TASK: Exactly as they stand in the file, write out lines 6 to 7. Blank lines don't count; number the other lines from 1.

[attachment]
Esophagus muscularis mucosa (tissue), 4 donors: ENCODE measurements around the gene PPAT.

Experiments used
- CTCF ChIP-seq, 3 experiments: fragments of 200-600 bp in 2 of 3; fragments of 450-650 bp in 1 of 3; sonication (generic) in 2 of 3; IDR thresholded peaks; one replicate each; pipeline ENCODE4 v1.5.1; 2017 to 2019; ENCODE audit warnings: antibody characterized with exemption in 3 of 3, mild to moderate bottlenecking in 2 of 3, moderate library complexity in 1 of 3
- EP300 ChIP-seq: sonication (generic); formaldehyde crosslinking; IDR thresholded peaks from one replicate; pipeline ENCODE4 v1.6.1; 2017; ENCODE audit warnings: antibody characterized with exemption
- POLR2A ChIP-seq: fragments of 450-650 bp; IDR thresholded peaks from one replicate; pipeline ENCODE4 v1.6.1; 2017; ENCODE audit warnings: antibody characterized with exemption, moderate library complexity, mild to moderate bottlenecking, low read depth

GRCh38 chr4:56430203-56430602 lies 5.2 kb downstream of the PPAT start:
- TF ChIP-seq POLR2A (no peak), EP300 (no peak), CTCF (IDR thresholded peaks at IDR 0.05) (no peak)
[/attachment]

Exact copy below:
GRCh38 chr4:56430203-56430602 lies 5.2 kb downstream of the PPAT start:
- TF ChIP-seq POLR2A (no peak), EP300 (no peak), CTCF (IDR thresholded peaks at IDR 0.05) (no peak)